Bad Diets Are Responsible For More Deaths Than Smoking, Global Study Finds
About 11 million deaths a year are linked to poor diet around the globe.
What's driving this? As a planet we don't eat enough healthy foods including whole grains, nuts, seeds, fruits and vegetables. At the same time, we consume too many sugary drinks, too much salt and too much processed meat.
As part of a new study published in The Lancet, researchers analyzed the diets of people in 195 countries using survey data, as well as sales data and household expenditure data. Then they estimated the impact of poor diets on the risk of death diseases including heart disease, certain cancers and diabetes. (They also calculated the number of deaths related to other risk factors, such as smoking and drug use, at the global level.)
"This study shows that poor diet is the leading risk factor for deaths in the majority of the countries of the world," says study author Ashkan Afshin of the Institute for Health Metrics and Evaluation at the University of Washington. Unhealthy diets are "a larger determinant of ill health than either tobacco or high blood pressure," he says.
Which countries do best when it comes to diet? Israel, France, Spain and Japan were among the countries with the lowest rates of diet-related disease. The U.S ranked 43rd, and China ranked 140th. It should be noted that there were data gaps for intake of key foods in some countries, so some estimates could be off.
"Generally, the countries that have a diet close to the Mediterranean diet, which has higher intake of fruits, vegetables, nuts and healthy oils [including olive oil and omega-3 fatty acids fish] are the countries we see the lowest number of [diet-related] deaths," Afshin says. And as we've reported, the Mediterranean pattern of eating is linked to a reduced risk of heart attacks and memory decline.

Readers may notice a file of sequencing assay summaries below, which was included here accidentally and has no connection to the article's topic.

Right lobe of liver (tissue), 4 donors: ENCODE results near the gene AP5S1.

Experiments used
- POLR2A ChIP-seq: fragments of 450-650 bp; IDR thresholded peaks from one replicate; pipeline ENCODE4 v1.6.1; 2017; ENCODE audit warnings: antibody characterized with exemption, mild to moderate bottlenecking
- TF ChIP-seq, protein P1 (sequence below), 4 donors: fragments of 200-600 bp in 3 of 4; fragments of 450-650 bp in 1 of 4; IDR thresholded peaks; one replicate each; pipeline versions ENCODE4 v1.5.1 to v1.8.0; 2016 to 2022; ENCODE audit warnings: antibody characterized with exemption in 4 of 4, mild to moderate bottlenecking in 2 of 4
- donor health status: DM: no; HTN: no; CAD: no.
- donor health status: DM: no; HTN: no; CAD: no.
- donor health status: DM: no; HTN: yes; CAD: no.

I asked Afshin which ranking surprised him and why. "Mexico is interesting," Afshin told me. The country ranked 57th on the list. On the one hand, people in Mexico consume a lot of whole grain corn tortillas, he says — and whole grains are beneficial. But on the other hand, "Mexico has one of the highest levels of consumption of sugar-sweetened beverages." It's hard to say how the benefits of whole grains may influence the risks of too much sugar, but Afshin says it underscores a problem seen in many countries: The overall pattern of eating could be improved.
Of course, there are obstacles to eating well, including access and affordability. As the Trump administration and U.S. lawmakers debate whether able-bodied people who don't work should be entitled to public food assistance, it's clear that many people around the globe struggle to afford healthy foods.
And at a time when 800 million people around the globe don't get enough to eat, and 1.9 billion people weigh too much, it's important to remember that hunger and obesity are both forms of malnutrition. And the costs are staggering. Consider a recent report the Center for Strategic and International Studies, which notes: "Worldwide, malnutrition costs $3.5 trillion annually, with overweight- and obesity-related noncommunicable diseases, such as cardiovascular disease and type 2 diabetes, adding $2 trillion."
Globally, these findings may serve as a reminder that when it comes to ending hunger and improving health, people don't just need food. They need nourishment. If you fill up on a diet of packaged snacks made refined-carbohydrates and sugary sodas, you may get the calories you need, but those calories will put you on a path toward disease.
What would happen if everyone around the globe began to eat a healthy diet, filling three-fourths of their plates with fruits, vegetables and whole grains? We'd run out. Yep, that's right. A recent study published in the journal PLOS One by researchers at the University of Guelph found that there would not be enough fruit and vegetables to go around.
“We simply can't all adopt a healthy diet under the current global agriculture system," says study co-author Evan Fraser, director of the Arrell Food Institute at the University of Guelph. Fraser says we produce too much fat, too much sugar and too many starchy products. So, food companies and farmers play a role, too. "At a global level, we have a mismatch between what we should be eating, and what we're producing," Fraser says.
Perhaps that's why the authors of the new Lancet study say their findings point to the need for coordinated, global efforts. Improving diets won't be easy: A range of initiatives may be needed, including nutrition education and increased access to healthy foods, as well as rethinking agricultural production.
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